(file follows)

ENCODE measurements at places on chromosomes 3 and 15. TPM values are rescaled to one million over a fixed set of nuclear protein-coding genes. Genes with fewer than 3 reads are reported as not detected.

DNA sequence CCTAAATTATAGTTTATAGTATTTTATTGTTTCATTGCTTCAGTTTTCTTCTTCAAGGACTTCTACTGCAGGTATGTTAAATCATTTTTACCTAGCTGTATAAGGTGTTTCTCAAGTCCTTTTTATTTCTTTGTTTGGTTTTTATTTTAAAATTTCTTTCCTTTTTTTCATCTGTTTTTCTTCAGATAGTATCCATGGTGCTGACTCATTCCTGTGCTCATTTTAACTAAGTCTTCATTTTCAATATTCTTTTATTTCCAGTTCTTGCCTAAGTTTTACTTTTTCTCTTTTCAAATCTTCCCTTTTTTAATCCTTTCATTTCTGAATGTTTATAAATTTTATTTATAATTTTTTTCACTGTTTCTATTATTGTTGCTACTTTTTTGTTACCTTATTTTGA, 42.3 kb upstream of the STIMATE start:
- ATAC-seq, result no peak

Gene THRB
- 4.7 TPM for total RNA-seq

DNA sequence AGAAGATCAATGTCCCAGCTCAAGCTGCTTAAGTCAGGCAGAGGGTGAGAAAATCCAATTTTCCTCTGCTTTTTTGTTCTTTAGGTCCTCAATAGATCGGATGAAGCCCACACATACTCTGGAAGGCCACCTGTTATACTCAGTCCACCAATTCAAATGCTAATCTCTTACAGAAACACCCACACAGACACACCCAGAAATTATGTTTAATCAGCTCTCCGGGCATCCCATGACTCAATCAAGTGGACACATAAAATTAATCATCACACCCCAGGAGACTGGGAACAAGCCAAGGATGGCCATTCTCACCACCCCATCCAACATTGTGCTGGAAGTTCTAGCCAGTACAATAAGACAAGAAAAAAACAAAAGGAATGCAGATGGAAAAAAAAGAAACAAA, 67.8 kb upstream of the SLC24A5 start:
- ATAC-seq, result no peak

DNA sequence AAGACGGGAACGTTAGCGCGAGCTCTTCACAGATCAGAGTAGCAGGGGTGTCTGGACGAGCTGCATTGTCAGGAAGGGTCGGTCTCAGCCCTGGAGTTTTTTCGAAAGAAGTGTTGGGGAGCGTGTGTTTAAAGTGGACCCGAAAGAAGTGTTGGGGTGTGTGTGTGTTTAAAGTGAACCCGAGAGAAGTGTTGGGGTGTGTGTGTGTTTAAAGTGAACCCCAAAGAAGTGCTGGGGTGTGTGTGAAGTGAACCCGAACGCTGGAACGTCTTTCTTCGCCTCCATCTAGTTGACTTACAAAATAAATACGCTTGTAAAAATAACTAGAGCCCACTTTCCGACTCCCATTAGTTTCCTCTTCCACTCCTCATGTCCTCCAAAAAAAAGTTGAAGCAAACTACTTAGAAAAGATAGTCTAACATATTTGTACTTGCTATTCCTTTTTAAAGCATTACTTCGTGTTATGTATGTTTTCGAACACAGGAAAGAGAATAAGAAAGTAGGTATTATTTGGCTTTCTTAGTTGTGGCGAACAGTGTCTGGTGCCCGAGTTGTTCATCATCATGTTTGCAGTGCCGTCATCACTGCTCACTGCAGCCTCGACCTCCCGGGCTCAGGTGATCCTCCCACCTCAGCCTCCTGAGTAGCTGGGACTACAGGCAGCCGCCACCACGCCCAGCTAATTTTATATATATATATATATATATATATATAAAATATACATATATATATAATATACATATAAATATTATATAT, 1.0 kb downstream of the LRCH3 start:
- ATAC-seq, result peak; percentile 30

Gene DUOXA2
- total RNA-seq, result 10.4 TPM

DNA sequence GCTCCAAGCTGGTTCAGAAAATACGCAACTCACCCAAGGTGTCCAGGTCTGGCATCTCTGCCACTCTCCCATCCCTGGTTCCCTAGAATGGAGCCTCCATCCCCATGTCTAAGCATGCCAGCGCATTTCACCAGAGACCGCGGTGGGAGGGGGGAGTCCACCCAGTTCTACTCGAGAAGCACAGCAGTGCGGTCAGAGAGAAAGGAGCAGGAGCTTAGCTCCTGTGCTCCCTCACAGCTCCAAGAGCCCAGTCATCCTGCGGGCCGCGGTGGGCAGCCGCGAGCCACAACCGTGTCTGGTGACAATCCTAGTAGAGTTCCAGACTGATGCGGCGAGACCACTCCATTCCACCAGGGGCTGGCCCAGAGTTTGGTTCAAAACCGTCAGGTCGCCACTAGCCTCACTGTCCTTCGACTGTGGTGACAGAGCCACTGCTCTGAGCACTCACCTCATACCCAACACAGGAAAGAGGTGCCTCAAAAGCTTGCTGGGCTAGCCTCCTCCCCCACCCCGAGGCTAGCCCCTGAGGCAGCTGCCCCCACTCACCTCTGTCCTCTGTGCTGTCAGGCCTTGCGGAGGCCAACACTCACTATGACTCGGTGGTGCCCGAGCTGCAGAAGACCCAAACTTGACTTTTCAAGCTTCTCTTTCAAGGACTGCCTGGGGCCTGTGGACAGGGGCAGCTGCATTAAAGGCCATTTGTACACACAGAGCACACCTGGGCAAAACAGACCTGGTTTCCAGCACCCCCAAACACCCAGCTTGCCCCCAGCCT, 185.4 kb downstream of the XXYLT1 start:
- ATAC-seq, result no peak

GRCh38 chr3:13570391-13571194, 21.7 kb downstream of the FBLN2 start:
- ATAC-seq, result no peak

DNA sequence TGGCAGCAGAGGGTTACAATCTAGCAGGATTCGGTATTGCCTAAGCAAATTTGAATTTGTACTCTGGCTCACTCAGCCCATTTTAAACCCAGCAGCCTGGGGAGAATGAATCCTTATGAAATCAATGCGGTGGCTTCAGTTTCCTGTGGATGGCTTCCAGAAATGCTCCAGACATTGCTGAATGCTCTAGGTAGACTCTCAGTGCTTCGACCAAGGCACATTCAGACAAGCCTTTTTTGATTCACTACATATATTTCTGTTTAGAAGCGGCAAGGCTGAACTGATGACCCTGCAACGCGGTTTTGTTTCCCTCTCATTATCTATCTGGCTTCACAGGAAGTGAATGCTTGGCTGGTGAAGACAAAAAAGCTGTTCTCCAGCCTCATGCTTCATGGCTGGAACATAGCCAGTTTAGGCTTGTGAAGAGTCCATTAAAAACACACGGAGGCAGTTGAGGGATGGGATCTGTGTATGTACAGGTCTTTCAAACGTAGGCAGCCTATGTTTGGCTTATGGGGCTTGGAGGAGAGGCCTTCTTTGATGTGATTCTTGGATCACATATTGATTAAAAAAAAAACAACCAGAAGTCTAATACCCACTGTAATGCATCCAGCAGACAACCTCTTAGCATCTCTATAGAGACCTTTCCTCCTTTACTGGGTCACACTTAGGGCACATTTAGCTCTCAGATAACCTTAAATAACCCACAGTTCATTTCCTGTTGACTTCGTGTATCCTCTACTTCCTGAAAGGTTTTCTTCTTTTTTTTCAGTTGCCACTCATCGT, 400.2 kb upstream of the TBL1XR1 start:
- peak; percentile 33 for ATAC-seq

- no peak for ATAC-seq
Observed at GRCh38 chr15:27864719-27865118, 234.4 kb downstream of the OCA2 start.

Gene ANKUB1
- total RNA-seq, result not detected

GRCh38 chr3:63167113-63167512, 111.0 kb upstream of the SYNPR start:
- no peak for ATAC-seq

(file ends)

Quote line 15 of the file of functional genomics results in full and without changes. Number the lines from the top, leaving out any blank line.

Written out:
- ATAC-seq, result no peak